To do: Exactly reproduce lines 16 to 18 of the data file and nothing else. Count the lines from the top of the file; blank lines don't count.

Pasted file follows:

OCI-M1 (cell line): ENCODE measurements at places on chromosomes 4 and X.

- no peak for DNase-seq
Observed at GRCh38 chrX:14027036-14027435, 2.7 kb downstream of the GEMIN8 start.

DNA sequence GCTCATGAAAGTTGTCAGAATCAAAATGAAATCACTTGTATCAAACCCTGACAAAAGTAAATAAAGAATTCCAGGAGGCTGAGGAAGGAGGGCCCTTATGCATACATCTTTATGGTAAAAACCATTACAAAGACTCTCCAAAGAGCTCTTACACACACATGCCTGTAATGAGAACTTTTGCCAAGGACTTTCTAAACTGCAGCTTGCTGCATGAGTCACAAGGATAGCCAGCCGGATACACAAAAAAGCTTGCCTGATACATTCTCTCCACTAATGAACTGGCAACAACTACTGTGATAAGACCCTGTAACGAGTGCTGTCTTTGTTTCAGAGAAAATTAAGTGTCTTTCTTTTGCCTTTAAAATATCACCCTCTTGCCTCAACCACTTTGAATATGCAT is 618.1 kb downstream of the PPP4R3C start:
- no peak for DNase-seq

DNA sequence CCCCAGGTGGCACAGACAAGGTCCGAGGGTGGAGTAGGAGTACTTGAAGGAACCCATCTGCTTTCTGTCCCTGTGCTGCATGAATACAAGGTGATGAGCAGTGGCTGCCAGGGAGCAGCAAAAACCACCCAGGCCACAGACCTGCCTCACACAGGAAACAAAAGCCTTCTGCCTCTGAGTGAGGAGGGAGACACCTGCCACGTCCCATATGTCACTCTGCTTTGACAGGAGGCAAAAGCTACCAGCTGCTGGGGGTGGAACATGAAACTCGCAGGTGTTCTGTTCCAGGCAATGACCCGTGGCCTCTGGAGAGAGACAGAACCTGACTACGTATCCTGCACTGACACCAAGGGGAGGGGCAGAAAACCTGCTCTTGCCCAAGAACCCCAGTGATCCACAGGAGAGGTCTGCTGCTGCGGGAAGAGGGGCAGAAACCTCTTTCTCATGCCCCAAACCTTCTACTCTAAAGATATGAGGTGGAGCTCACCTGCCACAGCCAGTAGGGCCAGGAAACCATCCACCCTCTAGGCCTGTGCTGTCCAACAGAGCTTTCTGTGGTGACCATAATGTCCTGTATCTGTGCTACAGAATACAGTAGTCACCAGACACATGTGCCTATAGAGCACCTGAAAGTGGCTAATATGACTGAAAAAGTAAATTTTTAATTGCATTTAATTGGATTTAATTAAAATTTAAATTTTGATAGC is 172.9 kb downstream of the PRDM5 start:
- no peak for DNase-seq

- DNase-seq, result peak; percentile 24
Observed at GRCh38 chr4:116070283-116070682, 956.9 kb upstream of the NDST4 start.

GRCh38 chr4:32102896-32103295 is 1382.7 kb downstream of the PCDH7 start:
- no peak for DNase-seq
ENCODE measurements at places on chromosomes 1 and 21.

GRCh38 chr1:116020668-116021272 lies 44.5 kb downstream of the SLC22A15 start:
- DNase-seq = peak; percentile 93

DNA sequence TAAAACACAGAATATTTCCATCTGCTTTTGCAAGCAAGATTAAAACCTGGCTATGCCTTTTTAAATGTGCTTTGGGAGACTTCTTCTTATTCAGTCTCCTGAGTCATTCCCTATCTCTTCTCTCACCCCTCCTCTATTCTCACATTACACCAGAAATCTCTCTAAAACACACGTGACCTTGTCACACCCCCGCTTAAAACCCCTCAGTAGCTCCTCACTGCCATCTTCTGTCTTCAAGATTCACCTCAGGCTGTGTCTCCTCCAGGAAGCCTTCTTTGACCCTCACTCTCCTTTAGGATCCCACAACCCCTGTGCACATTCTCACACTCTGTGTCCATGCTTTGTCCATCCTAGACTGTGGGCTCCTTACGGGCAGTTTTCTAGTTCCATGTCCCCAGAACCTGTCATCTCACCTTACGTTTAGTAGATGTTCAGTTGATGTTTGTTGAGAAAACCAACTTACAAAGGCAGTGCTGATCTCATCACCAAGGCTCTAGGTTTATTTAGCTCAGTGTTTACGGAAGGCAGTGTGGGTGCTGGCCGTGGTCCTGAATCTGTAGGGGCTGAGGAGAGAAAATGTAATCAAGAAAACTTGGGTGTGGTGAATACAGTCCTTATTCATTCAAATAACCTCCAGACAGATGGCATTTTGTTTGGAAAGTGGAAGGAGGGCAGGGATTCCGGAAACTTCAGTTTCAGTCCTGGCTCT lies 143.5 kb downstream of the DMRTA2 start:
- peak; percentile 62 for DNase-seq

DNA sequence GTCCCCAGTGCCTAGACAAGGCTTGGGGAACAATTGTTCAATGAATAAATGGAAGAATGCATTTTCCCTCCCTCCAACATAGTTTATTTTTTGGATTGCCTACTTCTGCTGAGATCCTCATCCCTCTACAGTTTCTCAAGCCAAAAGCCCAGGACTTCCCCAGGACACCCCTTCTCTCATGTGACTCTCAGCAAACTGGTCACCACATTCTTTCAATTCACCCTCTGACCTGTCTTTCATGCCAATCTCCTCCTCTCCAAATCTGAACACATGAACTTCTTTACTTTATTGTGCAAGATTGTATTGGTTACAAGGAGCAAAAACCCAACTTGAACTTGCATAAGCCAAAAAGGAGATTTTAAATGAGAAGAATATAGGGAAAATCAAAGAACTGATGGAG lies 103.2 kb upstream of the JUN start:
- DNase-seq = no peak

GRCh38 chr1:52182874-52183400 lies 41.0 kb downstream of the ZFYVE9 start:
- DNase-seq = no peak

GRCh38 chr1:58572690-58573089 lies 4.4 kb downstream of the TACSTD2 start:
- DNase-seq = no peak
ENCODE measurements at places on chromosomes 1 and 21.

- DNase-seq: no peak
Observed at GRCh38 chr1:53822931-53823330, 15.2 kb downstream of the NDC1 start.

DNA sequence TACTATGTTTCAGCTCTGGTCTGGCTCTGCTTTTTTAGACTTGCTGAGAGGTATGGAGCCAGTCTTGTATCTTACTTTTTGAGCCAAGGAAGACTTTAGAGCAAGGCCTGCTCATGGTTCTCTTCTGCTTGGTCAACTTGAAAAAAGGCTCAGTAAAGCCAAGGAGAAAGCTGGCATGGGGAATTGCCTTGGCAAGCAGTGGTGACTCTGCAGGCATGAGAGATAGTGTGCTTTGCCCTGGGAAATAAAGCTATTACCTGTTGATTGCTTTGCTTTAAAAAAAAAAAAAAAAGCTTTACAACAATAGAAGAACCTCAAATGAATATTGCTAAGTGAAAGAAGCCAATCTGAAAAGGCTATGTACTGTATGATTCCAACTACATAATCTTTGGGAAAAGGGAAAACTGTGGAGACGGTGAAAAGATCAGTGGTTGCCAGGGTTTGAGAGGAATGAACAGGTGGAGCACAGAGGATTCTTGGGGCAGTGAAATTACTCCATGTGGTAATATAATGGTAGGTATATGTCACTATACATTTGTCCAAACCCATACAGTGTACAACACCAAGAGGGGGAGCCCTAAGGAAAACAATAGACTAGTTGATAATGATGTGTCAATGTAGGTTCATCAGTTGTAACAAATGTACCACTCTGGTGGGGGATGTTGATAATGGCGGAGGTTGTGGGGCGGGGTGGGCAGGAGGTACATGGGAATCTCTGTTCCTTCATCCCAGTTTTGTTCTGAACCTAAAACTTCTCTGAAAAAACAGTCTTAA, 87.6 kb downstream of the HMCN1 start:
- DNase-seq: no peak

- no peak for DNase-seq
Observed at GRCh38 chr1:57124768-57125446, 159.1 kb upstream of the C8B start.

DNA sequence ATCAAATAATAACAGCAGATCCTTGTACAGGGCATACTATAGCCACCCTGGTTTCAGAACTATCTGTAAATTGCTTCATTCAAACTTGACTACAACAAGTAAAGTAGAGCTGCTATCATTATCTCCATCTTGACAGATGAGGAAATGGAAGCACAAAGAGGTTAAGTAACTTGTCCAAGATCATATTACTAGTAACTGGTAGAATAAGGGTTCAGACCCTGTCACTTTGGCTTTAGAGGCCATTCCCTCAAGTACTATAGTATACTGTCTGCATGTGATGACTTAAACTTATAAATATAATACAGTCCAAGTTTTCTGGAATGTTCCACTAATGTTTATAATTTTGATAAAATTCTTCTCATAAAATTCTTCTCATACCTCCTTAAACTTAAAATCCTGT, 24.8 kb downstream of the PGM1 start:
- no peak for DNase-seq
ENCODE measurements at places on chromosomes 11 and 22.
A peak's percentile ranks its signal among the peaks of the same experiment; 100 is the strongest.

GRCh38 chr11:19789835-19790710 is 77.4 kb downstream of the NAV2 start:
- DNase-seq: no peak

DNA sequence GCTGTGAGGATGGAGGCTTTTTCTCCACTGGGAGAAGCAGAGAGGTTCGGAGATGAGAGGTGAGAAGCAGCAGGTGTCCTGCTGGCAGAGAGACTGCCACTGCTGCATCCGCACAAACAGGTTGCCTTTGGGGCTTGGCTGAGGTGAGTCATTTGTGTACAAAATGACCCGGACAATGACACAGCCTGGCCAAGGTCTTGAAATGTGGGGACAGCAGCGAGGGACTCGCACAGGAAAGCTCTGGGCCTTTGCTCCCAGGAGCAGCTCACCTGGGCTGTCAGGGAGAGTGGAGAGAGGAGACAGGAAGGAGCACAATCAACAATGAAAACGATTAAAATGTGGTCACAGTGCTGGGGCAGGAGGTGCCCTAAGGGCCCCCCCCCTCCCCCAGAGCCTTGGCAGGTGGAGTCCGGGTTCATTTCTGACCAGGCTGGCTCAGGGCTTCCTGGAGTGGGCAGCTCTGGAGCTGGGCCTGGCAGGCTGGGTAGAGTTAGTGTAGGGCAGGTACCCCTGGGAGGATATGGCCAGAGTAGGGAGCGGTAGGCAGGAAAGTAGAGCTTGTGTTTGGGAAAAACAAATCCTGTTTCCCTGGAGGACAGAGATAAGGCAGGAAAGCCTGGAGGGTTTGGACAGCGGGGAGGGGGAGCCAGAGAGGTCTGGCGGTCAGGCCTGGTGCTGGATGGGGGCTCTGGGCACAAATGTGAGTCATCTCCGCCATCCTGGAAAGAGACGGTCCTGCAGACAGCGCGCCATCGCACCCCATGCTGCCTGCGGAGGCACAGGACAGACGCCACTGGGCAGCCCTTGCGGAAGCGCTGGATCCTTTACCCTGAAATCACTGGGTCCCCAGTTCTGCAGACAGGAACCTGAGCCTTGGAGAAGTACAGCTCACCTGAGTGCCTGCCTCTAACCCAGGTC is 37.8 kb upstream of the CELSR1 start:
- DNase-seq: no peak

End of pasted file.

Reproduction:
- peak; percentile 62 for DNase-seq

DNA sequence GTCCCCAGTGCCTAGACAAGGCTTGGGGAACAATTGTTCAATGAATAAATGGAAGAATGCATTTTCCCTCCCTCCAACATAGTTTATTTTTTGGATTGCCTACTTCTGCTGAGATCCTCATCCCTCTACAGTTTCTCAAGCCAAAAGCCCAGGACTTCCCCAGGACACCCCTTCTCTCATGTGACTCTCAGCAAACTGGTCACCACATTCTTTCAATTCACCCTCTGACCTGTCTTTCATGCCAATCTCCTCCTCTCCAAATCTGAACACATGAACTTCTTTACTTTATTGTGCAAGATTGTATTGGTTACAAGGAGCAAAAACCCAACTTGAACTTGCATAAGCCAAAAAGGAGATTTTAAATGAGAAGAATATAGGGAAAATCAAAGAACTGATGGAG lies 103.2 kb upstream of the JUN start:
- DNase-seq = no peak